By Christopher Lobanov-Rostovsky
Leper or Messiah? The answer is neither.
So when we talk about the adults…mainly men…who are sexually exploiting the vulnerable young people around them, what is the right question? That is too often becoming lost in all of the current media coverage in the United States related to sexual exploitation.
It is truly unbelievable for someone who has worked in this field for 30 years to see all that has happened in the last 30+ days. I have devoted my professional life to stopping sexual violence in all of its forms by counseling those who commit sexual offenses. I never truly thought I would see the day where society would be so openly having this discussion. So I have decided that it is time to add my voice and perspective to the growing public conversation.
The horror of sexual violence is as old as society itself. We refer to it as sexual abuse, exploitation, or harassment, and use labels like pedophile, predator, and victim. For those who don’t really want to face the issue, it can be easier to see it as all being the same. And yet in my 30 years of experience, I have seen how this issue is infinitely more complex. So what was the question again? Is senatorial candidate Roy Moore more like the father of the Messiah, as a supporter has described him, or a pedophile (sexual attraction to pre-pubescent children), as others have said? Neither is accurate.
So what is the truth? For the first time in history, a large number of people in this country, including the women reporting Roy Moore for sexual exploitation, feel empowered to come forward with their stories of sexual exploitation. The media is publicizing these stories which has the ability to facilitate change of individual behavior and the underlying culture.
Given this media coverage, the challenge to ALL of us is to learn how to talk about this. I would like to offer a few suggestions about how to have these very difficult conversations in a way that is respectful and hopefully engages all of us. In doing so, we must allow for the attention to ultimately remain focused on those with the courage to come forward and those they accuse:
1) All of us who are reading these stories would benefit from an accurate reporting, understanding and discussion of these unfolding events. Use of emotional-laden terms like pedophile, which does not appear to be applicable in the Moore case, distract from understanding what occurred. Correct information will help us have this conversation in a constructive and productive fashion.
Potential Media Reporting:
“Senatorial candidate Roy Moore has been accused by multiple women of engaging in sexually exploitive behavior. One of the women reported being the victim of what would constitute sexual assault as the behavior would be a crime if committed within the statute of limitations. The other women described the exploitation as consisting of dating them while they were still minors, but above the age of legal consent in Alabama, when candidate Moore was in his thirties. All of the women described trauma related to their experiences with candidate Moore.”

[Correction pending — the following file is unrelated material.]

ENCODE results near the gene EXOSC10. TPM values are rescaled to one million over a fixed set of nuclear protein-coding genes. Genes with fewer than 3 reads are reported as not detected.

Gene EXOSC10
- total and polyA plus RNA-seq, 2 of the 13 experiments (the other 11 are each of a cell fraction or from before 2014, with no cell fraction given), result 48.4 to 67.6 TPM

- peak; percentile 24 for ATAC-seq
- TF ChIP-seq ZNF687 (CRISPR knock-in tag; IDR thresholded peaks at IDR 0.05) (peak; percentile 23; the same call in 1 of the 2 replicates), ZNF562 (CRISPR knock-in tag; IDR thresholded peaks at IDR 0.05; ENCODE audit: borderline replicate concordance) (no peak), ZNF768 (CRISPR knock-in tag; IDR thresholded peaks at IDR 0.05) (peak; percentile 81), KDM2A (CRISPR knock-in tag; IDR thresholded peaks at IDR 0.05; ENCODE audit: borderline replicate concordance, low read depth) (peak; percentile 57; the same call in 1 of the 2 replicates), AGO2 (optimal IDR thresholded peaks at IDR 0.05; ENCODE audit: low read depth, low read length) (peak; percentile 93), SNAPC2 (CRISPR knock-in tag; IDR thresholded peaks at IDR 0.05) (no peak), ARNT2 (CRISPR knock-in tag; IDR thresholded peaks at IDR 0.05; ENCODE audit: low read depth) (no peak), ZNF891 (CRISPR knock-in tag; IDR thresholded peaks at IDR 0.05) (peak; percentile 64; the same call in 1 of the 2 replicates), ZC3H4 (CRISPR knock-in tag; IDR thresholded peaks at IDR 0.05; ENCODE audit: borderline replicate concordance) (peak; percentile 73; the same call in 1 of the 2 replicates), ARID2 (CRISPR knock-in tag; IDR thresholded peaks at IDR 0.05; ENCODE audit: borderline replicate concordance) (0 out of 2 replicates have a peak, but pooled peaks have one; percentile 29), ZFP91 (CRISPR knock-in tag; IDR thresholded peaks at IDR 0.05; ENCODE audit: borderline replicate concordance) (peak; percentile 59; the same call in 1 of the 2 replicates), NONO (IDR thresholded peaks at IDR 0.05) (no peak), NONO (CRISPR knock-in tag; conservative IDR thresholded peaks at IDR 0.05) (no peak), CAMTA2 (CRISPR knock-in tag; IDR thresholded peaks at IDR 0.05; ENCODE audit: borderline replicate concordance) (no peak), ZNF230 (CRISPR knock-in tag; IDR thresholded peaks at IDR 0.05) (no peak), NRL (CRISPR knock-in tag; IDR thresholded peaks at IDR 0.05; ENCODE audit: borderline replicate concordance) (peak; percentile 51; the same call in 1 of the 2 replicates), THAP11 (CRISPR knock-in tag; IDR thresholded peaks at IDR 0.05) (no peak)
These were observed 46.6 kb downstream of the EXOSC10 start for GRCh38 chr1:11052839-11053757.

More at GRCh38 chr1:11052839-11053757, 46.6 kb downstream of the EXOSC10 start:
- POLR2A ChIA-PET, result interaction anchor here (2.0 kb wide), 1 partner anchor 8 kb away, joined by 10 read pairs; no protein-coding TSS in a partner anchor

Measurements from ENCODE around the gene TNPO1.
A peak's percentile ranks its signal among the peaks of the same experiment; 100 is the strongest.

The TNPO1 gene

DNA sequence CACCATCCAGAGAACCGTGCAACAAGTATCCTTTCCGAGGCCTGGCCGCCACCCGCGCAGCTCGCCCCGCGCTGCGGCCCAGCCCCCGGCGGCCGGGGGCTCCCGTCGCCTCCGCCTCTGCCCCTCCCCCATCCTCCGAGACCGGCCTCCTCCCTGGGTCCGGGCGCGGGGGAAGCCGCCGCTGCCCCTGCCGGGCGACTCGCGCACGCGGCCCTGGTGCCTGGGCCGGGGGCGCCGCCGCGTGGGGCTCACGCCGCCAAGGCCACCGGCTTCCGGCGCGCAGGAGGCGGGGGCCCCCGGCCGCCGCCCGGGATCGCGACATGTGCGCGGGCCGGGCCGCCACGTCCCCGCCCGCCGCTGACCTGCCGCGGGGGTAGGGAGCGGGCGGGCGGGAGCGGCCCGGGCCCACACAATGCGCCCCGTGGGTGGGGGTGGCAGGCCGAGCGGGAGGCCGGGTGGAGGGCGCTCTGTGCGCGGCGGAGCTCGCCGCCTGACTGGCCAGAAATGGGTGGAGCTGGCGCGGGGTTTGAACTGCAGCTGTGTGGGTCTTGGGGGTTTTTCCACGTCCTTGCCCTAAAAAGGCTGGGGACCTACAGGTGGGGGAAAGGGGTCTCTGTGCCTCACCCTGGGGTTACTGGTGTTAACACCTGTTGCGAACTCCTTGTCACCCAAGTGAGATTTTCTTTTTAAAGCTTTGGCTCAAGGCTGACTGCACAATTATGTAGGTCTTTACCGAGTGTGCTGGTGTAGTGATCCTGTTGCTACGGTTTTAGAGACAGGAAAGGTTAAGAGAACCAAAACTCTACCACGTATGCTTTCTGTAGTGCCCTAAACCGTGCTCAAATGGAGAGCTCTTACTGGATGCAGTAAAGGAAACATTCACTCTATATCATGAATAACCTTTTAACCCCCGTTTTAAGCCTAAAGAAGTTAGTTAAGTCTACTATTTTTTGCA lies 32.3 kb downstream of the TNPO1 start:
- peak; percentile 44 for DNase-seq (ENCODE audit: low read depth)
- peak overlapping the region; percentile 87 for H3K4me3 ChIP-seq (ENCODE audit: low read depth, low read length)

2) When people come forward with their personal stories of sexual exploitation, we should offer them support and validate their experience. This does not mean we automatically accept at face value what they are saying as proof of a crime and convict the accused without proper due process. Trauma does not always express itself in a straight forward and direct manner. We need to initially support individuals who come forward to share their experiences without judgment.
Potential Response to Those Who Choose to Share Their Sexual Exploitation Publicly:
“I support the strength and bravery of (person reporting sexual exploitation) for coming forward and sharing his/her story. I would encourage (accused name) to step away from his/her role as (fill in position) to seek assistance in addressing this allegation.”
3) Finally, how should someone accused of sexual exploitation respond? We have seen many different responses over the past month (outright denial, inability to recall, justifying the behavior, taking responsibility for how the person reporting sexual exploitation may have misinterpreted the actions which were not meant to harm or offend, etc.). A short statement of accountability without trying to explain or excuse would best serve both the person accused of sexual exploitation, as well as the person making the allegation.
Potential Accused Response:
“I, (fill in name), take full accountability for my actions involving (name of person reporting sexual exploitation) and the harm this behavior has caused. I will be stepping away from my role as (fill in position) in order to address my behavior and what I can do to cause no further harm to (name of the person reporting sexual exploitation) or anyone similarly in the future.”
While it is important for society to have this larger conversation about sexual exploitation, it is equally important that we allow space for the accused and the person reporting the sexual exploitation to address what happened. For the person making the allegation, this may include learning how to manage trauma and live with what happened. For the person accused of sexual exploitation, this may include an opportunity to be accountable for the behavior and receive treatment to better understand the behavior and prevent its recurrence. IF we are going to support healing and accountability, then we must do it in the right way. Leper or Messiah is too easy. It lets us all off the hook in terms of truly listening and hearing how to do our part before it happens to any other young people. So let’s have the conversation and learn from it. What do YOU say?
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